Among the chaos of WWII, a British magician claimed he could fool the Nazis by hiding tanks in plain sight and making armies invisible. But was he a hero or a fraud?

Stage magician Jasper Maskelyne came from a family that was well-versed with accomplishing the impossible. His father was a magician and inventor (though his invention of the paid toilet wouldn’t necessarily have been useful during war times) and his grandfather, John Nevil Maskelyne, invented the trick of human levitation and even founded the Occult Committee to investigate and expose fraudulent supernatural power claims.

Before the war broke out, Jasper was doing pretty well for himself, performing mostly sleight-of-hand card tricks in front of packed audiences in London. When the conflict of war started to affect ticket sales, he decided to join the Royal Engineers corps — a branch of the British army that focuses on providing technical support.

Mobilizing the World of Magic

Maskelyne had a very specific goal in mind, though. He wanted to offer the army a chance to “mobilize the world of magic against Hitler” — an offer that was received with more than a bit of hesitation. Still, he was sent to Cairo as part of the Camouflage Experimental Unit made up of painters, sculptors, architects, and woodworkers. They were responsible for coming up with illusions to trick the Germans and help prisoners of war escape. And while typical war camouflage was mostly based on painted canvas and nets, Maskelyne had other ideas.

Jasper Maskelyne Magician

Jasper Maskelyne – Maskelyne’s Book of Magic. David McKay Company, 1937.

Like his sleight-of-hand tricks and magical illusions, this is where details of the story get a bit blurry. Maskelyne’s autobiography speaks of many magical achievements, but historical records are skeptical as to how many of the things he wrote about actually happened.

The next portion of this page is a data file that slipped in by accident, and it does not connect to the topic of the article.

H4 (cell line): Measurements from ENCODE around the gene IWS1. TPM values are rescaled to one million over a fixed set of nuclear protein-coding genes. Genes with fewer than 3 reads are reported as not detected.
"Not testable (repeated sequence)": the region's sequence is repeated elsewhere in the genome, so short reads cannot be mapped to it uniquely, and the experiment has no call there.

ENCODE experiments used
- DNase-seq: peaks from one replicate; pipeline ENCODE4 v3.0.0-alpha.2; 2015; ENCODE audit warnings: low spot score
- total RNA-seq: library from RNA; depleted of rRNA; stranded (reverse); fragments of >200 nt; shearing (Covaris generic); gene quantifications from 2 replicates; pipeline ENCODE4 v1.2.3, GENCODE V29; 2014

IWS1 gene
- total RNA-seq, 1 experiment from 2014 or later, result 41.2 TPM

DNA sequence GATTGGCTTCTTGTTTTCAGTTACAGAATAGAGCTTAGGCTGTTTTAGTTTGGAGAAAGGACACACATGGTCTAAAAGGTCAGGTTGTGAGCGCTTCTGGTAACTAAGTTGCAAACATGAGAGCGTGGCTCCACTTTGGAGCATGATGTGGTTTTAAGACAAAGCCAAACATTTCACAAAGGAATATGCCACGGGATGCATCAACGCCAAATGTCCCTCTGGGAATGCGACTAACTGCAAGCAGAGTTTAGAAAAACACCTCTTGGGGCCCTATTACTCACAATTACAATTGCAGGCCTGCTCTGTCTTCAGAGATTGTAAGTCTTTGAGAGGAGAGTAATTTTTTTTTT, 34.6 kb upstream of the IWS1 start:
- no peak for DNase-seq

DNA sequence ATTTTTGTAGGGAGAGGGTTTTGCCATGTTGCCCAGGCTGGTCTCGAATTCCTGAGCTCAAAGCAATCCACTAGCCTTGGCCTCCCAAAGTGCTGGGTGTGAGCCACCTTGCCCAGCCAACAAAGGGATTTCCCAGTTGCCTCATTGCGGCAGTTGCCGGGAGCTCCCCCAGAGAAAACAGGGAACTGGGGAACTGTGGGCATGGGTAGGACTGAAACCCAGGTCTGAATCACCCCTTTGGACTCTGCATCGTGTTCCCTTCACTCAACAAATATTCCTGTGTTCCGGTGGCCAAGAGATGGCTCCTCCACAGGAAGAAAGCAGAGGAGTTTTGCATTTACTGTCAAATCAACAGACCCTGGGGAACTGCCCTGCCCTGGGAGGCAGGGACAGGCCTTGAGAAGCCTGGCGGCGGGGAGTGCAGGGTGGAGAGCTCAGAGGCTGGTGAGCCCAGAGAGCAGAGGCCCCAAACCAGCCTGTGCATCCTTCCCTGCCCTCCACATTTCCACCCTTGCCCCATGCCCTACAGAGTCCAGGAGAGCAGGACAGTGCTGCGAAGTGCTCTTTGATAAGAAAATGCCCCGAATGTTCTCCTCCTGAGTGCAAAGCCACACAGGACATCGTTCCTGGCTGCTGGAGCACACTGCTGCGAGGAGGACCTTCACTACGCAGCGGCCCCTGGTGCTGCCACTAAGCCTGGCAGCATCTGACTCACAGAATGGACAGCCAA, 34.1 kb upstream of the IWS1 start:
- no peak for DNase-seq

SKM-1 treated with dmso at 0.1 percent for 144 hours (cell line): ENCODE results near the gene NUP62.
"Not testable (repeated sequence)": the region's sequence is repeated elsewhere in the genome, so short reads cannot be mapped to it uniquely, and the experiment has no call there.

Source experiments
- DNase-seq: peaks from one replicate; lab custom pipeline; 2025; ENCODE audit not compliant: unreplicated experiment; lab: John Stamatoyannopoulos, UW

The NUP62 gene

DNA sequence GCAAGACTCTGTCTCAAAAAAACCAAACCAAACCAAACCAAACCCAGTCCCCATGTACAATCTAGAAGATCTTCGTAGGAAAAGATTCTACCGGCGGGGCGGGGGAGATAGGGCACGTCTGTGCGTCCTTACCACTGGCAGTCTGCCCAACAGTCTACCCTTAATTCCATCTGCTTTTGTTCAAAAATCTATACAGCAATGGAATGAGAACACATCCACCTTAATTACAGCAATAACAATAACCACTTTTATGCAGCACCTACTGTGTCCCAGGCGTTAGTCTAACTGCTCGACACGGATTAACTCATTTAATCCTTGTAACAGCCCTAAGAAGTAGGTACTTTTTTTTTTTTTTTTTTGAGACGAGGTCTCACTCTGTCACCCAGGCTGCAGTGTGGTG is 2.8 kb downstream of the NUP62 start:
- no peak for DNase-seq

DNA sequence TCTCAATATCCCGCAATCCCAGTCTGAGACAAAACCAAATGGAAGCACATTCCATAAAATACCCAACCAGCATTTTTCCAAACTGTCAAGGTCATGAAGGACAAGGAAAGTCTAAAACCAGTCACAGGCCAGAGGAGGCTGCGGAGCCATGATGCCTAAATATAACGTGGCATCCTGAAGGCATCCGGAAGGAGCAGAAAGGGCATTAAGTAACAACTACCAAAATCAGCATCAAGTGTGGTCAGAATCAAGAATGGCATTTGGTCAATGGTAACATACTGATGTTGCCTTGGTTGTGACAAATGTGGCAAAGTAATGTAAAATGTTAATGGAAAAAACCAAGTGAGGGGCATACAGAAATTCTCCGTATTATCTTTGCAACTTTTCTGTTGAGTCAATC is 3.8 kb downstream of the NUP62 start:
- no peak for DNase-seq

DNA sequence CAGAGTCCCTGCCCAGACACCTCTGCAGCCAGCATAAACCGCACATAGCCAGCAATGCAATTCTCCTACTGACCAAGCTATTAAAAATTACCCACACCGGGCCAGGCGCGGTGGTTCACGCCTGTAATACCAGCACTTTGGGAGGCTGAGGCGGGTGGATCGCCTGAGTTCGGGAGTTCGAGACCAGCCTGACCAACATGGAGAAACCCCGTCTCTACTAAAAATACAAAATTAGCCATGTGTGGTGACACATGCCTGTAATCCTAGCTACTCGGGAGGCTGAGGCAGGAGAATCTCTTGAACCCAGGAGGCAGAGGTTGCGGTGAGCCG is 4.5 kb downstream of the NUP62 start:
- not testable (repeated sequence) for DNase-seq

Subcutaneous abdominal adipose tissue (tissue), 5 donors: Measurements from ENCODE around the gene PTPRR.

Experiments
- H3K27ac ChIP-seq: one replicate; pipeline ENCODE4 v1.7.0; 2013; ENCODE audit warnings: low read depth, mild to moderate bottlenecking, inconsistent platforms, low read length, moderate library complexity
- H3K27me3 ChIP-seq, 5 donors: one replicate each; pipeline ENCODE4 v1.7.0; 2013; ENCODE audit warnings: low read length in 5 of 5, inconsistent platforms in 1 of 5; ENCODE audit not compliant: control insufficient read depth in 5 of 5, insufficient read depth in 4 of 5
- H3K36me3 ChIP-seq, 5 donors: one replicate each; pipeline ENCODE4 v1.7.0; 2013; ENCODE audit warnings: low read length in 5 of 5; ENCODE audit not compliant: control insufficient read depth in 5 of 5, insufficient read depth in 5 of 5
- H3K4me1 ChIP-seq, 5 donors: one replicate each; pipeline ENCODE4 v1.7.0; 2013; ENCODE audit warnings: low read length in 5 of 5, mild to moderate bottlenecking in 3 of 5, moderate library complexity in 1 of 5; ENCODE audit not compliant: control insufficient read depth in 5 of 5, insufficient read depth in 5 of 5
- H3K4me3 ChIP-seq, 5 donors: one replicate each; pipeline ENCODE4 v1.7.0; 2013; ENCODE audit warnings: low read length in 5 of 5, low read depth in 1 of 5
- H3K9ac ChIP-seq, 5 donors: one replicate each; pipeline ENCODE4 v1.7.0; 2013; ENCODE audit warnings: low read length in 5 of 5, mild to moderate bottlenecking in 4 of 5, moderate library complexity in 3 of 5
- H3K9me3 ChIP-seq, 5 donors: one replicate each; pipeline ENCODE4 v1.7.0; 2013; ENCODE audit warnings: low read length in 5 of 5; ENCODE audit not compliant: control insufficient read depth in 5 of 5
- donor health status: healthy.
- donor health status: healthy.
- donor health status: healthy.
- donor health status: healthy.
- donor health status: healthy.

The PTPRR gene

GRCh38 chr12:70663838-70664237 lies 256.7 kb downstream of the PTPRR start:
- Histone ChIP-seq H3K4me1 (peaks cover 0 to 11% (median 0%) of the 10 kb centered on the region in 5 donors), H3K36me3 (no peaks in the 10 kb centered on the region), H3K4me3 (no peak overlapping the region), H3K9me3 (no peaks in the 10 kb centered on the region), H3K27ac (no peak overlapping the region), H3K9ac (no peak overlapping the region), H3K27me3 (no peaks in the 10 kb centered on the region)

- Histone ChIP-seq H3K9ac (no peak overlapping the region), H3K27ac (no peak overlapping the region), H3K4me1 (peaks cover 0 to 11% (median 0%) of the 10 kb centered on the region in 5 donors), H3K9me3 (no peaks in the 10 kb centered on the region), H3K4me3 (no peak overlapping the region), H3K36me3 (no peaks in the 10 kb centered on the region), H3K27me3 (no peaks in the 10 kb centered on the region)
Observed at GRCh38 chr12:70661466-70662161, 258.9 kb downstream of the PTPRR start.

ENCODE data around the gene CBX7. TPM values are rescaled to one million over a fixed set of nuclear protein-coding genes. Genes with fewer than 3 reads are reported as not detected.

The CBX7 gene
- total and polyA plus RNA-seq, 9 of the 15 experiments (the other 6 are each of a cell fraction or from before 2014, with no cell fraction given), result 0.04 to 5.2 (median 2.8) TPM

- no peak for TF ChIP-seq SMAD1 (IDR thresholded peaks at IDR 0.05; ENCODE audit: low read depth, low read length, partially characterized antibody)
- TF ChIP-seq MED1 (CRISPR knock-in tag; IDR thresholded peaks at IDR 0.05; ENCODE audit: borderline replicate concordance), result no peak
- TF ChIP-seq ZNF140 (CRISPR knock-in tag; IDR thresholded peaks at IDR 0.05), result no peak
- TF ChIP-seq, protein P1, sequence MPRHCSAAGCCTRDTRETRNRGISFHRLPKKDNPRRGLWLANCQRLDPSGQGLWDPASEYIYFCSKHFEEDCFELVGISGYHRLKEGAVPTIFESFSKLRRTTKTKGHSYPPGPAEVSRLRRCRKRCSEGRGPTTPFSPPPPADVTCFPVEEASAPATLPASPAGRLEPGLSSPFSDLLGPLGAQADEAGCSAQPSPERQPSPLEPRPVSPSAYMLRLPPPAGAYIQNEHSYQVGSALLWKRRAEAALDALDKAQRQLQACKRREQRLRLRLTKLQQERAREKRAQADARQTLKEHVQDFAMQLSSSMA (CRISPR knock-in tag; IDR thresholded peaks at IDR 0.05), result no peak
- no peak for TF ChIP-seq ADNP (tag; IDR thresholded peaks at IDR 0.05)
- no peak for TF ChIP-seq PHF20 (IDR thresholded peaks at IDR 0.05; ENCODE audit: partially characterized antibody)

Maskelyne’s Tricks of Mayhem

The two biggest “tricks” Maskelyne claimed to have designed were both hiding massive spaces. The story goes he built a fake Alexandria Harbor (using cardboard and mud) to protect the real one from bombings. This confused the planes, which ended up destroying the fake harbor and leaving the real Alexandria intact.

His next big magic trick, supposedly, made the Suez Canal disappear using an illusion created by flickering, swirling lights projected into the sky. But despite a prototype being built and tested, there’s no record that Maskelyne’s invisibility trick was the reason the Suez Canal didn’t get bombed.

Though these two major stunts still remain up for debate, many other potential illusions are far more credible.

Trucks or Tanks?

Maskelyne is said to have helped Field Marshall Bernard Montgomery to reclaim the city of El Alamein as the first step to take back North Africa! To do so, Maskelyne used plywood and canvases to make trucks look like tanks and tanks look like trucks. This created the illusion of the tanks approaching the city from a different direction than they actually were.

He also suggested putting down imitation tank tracks marks in the wrong place in the desert to confuse the German forces. The illusion was completed with fake sounds and radio transmissions.

Dummy Sherman Tank

An inflatable dummy Sherman tank, one of many deceptions that Maskelyne claimed to have created.

There’s also a rumor that he invented inflatable tanks to fool planes, though there’s no proof these ever existed. Did the tricks work? Whether you believe in magic or not, Montgomery did win the battle of El Alamein.

It may be impossible to truly know all the details of what the Camouflage Experimental Unit actually achieved during the war. After all, records of wartime intelligence are kept sealed to avoid giving out secrets. Was Maskelyne’s contribution to the war effort really that magical? We might never know that either, but it doesn’t hurt to believe in the impossible!


By Diana Bocc, contributor for Ripleys.com

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